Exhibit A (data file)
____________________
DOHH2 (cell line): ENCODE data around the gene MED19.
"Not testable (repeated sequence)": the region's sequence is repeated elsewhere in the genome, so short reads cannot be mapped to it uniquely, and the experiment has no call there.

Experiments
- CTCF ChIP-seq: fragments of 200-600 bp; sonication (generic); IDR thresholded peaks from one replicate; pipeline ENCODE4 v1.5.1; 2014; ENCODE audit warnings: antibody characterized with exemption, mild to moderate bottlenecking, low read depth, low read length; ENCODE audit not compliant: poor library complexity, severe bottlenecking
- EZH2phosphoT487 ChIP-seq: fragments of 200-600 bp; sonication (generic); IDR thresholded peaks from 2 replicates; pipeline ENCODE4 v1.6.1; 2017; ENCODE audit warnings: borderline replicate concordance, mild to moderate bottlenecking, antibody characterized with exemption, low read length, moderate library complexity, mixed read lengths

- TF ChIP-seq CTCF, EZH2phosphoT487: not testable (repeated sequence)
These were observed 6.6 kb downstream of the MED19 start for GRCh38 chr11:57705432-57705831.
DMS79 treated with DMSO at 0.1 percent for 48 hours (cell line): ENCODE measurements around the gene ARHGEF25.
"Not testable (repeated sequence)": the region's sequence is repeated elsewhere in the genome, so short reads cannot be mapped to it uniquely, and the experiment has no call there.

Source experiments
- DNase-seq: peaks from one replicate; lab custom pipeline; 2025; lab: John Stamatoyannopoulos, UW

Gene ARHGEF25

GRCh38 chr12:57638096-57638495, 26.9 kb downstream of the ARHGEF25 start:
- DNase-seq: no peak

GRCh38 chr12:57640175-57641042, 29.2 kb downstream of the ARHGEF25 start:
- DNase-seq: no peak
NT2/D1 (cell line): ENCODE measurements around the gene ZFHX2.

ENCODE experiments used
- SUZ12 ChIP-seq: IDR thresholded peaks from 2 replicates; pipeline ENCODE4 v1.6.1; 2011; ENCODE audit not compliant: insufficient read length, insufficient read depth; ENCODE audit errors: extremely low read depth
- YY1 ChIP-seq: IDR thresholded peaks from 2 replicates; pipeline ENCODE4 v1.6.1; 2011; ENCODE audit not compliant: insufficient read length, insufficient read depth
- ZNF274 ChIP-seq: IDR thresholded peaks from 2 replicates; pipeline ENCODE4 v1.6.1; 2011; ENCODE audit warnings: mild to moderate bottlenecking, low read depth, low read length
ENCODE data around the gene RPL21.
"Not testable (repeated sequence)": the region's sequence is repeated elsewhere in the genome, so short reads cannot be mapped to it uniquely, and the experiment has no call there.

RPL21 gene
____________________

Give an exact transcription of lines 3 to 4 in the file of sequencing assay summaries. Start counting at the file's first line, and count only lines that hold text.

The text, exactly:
Experiments
- CTCF ChIP-seq: fragments of 200-600 bp; sonication (generic); IDR thresholded peaks from one replicate; pipeline ENCODE4 v1.5.1; 2014; ENCODE audit warnings: antibody characterized with exemption, mild to moderate bottlenecking, low read depth, low read length; ENCODE audit not compliant: poor library complexity, severe bottlenecking